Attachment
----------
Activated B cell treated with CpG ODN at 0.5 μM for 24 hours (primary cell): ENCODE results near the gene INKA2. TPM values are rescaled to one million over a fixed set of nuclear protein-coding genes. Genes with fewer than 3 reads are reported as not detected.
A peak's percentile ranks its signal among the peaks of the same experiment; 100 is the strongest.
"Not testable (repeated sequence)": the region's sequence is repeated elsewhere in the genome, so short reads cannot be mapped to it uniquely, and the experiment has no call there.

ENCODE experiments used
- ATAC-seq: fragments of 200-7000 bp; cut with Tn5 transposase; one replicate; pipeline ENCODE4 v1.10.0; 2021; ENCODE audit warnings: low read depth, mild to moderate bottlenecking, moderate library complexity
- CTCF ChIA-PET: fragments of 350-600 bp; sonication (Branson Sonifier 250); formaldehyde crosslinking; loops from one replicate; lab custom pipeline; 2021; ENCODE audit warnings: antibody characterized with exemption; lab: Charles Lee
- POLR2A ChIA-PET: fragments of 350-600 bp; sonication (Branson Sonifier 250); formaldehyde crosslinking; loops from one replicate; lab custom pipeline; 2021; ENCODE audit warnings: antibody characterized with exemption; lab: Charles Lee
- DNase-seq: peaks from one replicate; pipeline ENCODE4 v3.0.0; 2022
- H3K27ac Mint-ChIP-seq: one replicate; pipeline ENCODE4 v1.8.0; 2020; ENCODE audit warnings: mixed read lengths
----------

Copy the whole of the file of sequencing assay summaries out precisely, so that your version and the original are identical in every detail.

Activated B cell treated with CpG ODN at 0.5 μM for 24 hours (primary cell): ENCODE results near the gene INKA2. TPM values are rescaled to one million over a fixed set of nuclear protein-coding genes. Genes with fewer than 3 reads are reported as not detected.
A peak's percentile ranks its signal among the peaks of the same experiment; 100 is the strongest.
"Not testable (repeated sequence)": the region's sequence is repeated elsewhere in the genome, so short reads cannot be mapped to it uniquely, and the experiment has no call there.

ENCODE experiments used
- ATAC-seq: fragments of 200-7000 bp; cut with Tn5 transposase; one replicate; pipeline ENCODE4 v1.10.0; 2021; ENCODE audit warnings: low read depth, mild to moderate bottlenecking, moderate library complexity
- CTCF ChIA-PET: fragments of 350-600 bp; sonication (Branson Sonifier 250); formaldehyde crosslinking; loops from one replicate; lab custom pipeline; 2021; ENCODE audit warnings: antibody characterized with exemption; lab: Charles Lee
- POLR2A ChIA-PET: fragments of 350-600 bp; sonication (Branson Sonifier 250); formaldehyde crosslinking; loops from one replicate; lab custom pipeline; 2021; ENCODE audit warnings: antibody characterized with exemption; lab: Charles Lee
- DNase-seq: peaks from one replicate; pipeline ENCODE4 v3.0.0; 2022
- H3K27ac Mint-ChIP-seq: one replicate; pipeline ENCODE4 v1.8.0; 2020; ENCODE audit warnings: mixed read lengths